Environmental chemistry is the scientific study of the chemical and biochemical phenomena that occur in natural places. It can be defined as the study of the sources, reactions, transport, effects, and fates of chemical species in the air, soil, and water environments; and the effect of human activity on these. Environmental chemistry is an interdisciplinary science that includes atmospheric, aquatic and soil chemistry, as well as heavily relying on analytical chemistry and being related to environmental and other areas of science.
Green chemistry is a chemical philosophy encouraging the design of products and processes that reduce or eliminate the use and generation of hazardous substances.
Medicinal or pharmaceutical chemistry is a scientific discipline at the intersection of chemistry and pharmacy involved with designing, synthesizing and developing pharmaceutical drugs. Medicinal chemistry involves the identification, synthesis and development of new chemical entities suitable for therapeutic use. It also includes the study of existing drugs, their biological properties, and their quantitative structure-activity relationships (QSAR). Pharmaceutical chemistry is focused on quality aspects of medicines and aims to assure fitness for the purpose of medicinal products. Metallurgy is a domain of materials science that studies the physical and chemical behavior of metallic elements, their intermetallic compounds, and their mixtures, which are called alloys.
Nuclear chemistry is a subfield of chemistry dealing with radioactivity, nuclear processes and nuclear properties. * It is the chemistry of radioactive elements such as the actinides, radium and radon together with the chemistry associated with equipment (such as nuclear reactors) which are designed to perform nuclear processes. This includes the corrosion of surfaces and the behaviour under conditions of both normal and abnormal operation (such as during an accident). Stereochemistry, a subdiscipline of chemistry, involves the study of the relative spatial arrangement of atoms within molecules. Stoichiometry (sometimes called reaction stoichiometry to distinguish it from composition stoichiometry) is the calculation of quantitative (measurable) relationships of the reactants and products in chemical reactions (chemical equations). Supramolecular chemistry refers to the area of chemistry which focuses on the noncovalent bonding interactions of molecules.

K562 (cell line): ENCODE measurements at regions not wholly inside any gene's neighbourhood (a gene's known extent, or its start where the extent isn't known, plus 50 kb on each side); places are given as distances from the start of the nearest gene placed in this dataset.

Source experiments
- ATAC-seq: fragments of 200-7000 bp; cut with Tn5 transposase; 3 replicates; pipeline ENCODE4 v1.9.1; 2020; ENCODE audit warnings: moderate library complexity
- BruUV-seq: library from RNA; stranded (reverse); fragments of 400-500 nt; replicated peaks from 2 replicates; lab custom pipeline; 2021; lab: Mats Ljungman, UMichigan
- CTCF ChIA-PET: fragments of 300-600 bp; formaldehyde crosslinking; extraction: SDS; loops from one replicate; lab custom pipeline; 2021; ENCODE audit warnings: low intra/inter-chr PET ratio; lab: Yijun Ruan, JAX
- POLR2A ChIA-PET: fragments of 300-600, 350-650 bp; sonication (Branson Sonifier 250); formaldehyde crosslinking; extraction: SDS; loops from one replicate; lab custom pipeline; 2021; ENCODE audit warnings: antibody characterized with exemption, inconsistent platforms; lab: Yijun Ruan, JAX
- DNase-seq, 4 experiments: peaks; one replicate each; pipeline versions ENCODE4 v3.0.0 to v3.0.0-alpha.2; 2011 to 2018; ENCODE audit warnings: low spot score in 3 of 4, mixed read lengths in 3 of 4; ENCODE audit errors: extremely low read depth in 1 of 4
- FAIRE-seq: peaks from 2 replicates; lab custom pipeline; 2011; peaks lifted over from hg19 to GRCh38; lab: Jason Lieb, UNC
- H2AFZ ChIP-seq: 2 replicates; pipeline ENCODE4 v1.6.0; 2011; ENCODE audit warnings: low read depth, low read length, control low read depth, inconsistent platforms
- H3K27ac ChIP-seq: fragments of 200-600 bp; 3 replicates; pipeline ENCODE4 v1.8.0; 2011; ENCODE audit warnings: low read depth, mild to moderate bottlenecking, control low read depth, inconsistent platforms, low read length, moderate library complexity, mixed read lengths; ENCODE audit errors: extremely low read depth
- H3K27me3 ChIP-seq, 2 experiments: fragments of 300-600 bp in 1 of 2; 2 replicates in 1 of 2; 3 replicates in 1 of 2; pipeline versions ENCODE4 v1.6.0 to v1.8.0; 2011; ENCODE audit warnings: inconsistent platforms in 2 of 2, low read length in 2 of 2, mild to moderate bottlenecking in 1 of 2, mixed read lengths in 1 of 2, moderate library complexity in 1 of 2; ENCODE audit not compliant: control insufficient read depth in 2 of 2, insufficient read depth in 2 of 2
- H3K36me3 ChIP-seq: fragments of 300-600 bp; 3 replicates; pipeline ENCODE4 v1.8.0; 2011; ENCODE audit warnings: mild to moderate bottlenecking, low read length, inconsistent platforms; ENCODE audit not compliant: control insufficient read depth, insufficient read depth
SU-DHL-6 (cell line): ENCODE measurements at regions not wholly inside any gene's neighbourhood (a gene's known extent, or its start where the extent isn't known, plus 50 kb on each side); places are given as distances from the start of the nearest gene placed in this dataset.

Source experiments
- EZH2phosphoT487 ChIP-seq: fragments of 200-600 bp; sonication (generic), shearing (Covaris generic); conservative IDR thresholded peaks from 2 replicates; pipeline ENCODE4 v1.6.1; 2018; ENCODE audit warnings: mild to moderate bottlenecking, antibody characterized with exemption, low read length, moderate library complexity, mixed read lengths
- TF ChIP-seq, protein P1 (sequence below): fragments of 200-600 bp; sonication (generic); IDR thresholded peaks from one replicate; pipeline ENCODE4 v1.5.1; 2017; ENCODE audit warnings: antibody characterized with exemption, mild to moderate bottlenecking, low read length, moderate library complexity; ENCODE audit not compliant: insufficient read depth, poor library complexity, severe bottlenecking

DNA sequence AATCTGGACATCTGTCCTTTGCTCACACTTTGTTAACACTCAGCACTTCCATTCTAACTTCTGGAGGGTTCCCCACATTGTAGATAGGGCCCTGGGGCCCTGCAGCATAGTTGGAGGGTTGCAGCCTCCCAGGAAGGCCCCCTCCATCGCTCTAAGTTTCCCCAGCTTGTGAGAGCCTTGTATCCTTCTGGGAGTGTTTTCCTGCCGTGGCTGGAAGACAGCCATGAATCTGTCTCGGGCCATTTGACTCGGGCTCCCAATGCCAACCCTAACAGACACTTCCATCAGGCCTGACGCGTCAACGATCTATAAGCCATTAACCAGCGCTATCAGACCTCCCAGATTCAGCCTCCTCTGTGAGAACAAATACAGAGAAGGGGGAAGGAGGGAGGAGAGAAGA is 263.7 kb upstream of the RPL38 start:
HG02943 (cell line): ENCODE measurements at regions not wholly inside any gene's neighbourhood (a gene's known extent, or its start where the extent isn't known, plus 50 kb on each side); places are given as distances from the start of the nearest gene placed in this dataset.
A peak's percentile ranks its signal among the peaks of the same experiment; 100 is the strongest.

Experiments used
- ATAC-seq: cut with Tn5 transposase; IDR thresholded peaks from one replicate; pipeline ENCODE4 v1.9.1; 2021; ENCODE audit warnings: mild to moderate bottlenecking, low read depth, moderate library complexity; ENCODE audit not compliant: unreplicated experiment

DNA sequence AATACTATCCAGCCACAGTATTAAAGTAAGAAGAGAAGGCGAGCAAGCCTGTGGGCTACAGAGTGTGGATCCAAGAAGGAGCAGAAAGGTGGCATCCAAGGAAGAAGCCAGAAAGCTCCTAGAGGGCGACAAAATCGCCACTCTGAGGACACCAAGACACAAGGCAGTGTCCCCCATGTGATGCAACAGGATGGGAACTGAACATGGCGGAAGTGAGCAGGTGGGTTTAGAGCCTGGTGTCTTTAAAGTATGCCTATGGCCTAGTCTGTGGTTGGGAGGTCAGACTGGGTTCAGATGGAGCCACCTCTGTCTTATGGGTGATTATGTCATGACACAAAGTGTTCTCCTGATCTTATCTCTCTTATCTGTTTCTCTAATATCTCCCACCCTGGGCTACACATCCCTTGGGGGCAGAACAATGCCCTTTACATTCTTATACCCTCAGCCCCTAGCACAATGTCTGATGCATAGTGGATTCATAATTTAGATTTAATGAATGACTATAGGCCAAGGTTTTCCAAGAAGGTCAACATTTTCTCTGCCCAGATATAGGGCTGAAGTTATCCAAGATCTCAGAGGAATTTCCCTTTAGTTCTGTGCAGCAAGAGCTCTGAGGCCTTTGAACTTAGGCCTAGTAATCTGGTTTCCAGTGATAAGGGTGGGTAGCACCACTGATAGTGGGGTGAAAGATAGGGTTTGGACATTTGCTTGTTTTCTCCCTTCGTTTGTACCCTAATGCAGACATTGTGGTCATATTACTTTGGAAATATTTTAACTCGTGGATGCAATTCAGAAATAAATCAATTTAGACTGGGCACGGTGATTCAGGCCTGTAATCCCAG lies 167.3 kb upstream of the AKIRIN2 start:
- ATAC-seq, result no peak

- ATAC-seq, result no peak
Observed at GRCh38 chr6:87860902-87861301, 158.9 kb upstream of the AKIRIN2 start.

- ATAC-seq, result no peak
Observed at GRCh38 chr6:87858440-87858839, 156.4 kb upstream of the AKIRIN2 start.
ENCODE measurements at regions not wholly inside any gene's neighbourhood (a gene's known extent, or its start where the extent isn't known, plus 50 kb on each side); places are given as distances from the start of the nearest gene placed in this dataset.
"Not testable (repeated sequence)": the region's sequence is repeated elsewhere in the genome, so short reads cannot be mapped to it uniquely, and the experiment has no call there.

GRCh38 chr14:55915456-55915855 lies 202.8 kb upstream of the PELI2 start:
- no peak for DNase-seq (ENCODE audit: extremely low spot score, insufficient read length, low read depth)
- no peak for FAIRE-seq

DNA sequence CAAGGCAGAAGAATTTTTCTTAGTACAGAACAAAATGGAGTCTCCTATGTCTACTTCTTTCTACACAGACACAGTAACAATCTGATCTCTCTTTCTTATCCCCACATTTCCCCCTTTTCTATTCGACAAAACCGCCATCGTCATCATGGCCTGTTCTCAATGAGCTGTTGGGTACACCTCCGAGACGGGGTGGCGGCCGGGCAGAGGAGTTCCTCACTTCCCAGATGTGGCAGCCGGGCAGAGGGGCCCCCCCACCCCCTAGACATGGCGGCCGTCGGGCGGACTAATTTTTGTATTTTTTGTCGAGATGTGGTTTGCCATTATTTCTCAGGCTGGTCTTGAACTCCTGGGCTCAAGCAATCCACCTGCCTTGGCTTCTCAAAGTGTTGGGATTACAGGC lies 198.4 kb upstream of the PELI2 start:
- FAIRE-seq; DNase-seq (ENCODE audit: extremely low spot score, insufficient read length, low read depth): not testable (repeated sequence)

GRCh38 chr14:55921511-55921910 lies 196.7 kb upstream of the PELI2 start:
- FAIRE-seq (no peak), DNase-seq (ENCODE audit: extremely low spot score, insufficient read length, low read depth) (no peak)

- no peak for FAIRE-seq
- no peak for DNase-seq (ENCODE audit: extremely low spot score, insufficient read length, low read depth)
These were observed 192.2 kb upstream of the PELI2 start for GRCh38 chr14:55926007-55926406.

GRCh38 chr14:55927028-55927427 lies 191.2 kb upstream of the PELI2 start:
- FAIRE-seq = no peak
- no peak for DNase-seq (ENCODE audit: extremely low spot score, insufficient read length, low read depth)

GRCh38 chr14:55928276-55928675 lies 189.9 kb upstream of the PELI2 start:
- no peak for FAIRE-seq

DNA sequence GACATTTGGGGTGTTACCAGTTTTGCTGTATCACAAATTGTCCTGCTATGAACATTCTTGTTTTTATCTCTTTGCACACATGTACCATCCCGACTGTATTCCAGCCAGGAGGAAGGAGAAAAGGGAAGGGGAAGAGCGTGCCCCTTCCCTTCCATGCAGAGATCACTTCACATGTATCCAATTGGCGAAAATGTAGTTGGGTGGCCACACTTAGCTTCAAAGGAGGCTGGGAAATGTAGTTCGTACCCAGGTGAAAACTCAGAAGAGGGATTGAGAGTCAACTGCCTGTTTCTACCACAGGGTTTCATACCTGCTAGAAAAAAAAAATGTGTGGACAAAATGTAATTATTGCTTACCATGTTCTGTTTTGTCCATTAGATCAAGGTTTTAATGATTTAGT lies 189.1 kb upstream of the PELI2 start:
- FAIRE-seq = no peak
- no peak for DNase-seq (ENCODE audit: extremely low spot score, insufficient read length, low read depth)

Theoretical chemistry involves the use of physics to explain or predict chemical phenomena. Theoretical chemistry may be broadly divided into electronic structure, dynamics, and statistical mechanics. In the process of solving the problem of predicting chemical reactivities, these may all be invoked to various degrees. Other "miscellaneous" research areas in theoretical chemistry include the mathematical characterization of bulk chemistry in various phases (e.g. the study of chemical kinetics) and the study of the applicability of more recent math developments to the basic areas of study (e.g. for instance the possible application of principles of topology to the study of electronic structure.) The latter area of theoretical chemistry is sometimes referred to as mathematical chemistry.
Astrochemistry is the study of the chemical elements found in outer space, generally on larger scales than the Solar System, particularly in molecular gas clouds, and the study of their formation, interaction and destruction. Mathematical chemistry
Discussion and prediction of the molecular structure using mathematical methods without necessarily referring to quantum mechanics. Molecular modelling is a collective term that refers to theoretical methods and computational techniques to model or mimic the behaviour of molecules. The techniques are used in the fields of...